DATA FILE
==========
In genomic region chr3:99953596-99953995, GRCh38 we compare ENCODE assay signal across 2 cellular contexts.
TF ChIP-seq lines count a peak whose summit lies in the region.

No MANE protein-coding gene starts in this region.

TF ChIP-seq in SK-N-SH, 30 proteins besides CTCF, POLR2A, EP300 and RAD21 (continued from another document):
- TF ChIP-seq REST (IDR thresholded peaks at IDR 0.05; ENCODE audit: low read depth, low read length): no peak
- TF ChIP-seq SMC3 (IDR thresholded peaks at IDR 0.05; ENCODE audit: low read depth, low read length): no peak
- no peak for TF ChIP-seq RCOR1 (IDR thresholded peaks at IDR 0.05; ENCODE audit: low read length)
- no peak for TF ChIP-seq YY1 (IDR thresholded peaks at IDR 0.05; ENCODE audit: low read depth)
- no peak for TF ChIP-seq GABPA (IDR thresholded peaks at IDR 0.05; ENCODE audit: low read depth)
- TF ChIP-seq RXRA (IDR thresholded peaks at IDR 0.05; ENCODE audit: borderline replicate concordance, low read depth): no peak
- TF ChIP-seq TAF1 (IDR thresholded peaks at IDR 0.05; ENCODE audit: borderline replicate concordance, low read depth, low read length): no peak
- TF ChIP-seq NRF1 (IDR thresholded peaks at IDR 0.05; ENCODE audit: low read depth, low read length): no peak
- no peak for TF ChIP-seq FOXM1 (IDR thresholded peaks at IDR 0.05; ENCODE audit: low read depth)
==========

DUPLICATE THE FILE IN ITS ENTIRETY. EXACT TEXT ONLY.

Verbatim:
In genomic region chr3:99953596-99953995, GRCh38 we compare ENCODE assay signal across 2 cellular contexts.
TF ChIP-seq lines count a peak whose summit lies in the region.

No MANE protein-coding gene starts in this region.

TF ChIP-seq in SK-N-SH, 30 proteins besides CTCF, POLR2A, EP300 and RAD21 (continued from another document):
- TF ChIP-seq REST (IDR thresholded peaks at IDR 0.05; ENCODE audit: low read depth, low read length): no peak
- TF ChIP-seq SMC3 (IDR thresholded peaks at IDR 0.05; ENCODE audit: low read depth, low read length): no peak
- no peak for TF ChIP-seq RCOR1 (IDR thresholded peaks at IDR 0.05; ENCODE audit: low read length)
- no peak for TF ChIP-seq YY1 (IDR thresholded peaks at IDR 0.05; ENCODE audit: low read depth)
- no peak for TF ChIP-seq GABPA (IDR thresholded peaks at IDR 0.05; ENCODE audit: low read depth)
- TF ChIP-seq RXRA (IDR thresholded peaks at IDR 0.05; ENCODE audit: borderline replicate concordance, low read depth): no peak
- TF ChIP-seq TAF1 (IDR thresholded peaks at IDR 0.05; ENCODE audit: borderline replicate concordance, low read depth, low read length): no peak
- TF ChIP-seq NRF1 (IDR thresholded peaks at IDR 0.05; ENCODE audit: low read depth, low read length): no peak
- no peak for TF ChIP-seq FOXM1 (IDR thresholded peaks at IDR 0.05; ENCODE audit: low read depth)